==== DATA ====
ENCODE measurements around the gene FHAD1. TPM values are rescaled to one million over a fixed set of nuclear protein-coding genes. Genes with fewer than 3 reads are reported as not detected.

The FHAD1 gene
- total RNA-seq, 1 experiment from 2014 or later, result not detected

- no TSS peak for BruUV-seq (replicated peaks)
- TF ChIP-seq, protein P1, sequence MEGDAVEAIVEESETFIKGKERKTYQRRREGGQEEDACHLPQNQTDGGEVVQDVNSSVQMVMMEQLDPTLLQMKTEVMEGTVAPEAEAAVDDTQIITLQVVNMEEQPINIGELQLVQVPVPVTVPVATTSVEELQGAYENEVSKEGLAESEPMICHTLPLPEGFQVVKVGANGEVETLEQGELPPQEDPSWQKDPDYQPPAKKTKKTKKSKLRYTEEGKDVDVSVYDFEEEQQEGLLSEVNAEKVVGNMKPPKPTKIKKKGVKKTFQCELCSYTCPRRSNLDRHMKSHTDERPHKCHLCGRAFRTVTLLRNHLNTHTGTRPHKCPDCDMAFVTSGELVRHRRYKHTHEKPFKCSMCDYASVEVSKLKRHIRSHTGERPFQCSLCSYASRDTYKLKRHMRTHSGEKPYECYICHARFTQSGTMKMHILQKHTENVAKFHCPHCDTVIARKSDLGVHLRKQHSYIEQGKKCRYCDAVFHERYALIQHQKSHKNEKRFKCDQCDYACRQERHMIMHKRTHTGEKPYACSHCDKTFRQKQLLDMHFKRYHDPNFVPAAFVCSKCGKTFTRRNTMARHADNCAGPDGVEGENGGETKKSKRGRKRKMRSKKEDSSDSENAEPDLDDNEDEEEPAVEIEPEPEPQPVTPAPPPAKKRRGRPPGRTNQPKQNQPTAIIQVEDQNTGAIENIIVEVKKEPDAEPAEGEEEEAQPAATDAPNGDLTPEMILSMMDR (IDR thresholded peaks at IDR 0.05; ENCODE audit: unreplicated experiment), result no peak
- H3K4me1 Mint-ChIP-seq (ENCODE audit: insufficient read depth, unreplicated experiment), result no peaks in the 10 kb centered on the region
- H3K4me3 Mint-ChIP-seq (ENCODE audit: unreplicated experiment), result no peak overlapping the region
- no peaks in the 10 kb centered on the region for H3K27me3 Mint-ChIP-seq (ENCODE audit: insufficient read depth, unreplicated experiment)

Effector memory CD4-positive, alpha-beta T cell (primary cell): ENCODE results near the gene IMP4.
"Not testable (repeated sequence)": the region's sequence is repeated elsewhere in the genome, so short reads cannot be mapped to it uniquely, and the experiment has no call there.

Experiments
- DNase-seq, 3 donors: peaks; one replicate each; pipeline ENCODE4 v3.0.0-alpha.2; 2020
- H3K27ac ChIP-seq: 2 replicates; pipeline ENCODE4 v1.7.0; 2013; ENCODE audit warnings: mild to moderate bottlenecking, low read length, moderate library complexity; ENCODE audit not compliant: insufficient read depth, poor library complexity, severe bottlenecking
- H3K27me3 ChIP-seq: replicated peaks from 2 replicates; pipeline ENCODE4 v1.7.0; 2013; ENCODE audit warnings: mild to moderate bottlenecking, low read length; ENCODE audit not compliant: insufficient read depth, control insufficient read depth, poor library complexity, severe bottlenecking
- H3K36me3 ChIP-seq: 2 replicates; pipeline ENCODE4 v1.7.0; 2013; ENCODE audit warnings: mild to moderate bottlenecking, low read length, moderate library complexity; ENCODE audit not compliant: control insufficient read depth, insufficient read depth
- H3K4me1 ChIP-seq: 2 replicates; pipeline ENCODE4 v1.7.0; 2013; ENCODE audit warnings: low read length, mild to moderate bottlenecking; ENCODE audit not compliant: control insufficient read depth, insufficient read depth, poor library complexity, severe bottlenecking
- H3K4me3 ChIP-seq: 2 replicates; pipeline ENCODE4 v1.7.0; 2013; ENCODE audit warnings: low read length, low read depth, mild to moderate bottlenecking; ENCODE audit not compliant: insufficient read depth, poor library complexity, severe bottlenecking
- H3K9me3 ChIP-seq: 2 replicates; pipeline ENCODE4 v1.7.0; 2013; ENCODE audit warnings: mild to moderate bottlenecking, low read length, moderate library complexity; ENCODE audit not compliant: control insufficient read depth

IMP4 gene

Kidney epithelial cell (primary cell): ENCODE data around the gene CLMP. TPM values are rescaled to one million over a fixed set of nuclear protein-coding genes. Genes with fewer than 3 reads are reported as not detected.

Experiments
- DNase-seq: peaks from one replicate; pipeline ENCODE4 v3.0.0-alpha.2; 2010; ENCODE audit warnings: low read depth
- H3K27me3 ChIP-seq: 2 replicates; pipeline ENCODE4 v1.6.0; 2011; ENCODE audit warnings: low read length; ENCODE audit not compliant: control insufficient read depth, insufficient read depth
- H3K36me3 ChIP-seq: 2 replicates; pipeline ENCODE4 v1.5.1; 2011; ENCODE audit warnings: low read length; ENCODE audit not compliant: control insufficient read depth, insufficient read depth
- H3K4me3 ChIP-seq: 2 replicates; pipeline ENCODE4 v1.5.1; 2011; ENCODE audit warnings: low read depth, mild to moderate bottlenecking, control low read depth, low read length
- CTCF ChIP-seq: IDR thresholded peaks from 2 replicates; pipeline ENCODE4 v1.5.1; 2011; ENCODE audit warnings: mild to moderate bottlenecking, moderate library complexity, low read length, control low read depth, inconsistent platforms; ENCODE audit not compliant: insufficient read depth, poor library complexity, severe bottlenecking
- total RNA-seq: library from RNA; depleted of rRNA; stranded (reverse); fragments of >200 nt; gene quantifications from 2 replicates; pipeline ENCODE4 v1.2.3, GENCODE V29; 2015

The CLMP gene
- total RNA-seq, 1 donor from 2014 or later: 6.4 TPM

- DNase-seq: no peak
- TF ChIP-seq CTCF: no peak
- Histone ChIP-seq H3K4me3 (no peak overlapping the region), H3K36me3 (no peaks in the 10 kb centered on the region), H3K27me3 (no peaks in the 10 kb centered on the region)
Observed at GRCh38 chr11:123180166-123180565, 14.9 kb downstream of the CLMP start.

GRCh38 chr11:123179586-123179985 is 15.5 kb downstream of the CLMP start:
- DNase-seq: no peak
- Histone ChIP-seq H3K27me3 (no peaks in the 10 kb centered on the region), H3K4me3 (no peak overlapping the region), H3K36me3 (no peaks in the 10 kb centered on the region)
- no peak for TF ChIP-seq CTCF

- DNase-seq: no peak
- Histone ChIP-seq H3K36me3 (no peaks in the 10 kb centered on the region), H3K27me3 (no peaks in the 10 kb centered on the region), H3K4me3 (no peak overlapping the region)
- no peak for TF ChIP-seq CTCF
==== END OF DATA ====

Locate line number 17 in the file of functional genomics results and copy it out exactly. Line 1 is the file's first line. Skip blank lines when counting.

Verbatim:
- H3K4me3 ChIP-seq: 2 replicates; pipeline ENCODE4 v1.7.0; 2013; ENCODE audit warnings: low read length, low read depth, mild to moderate bottlenecking; ENCODE audit not compliant: insufficient read depth, poor library complexity, severe bottlenecking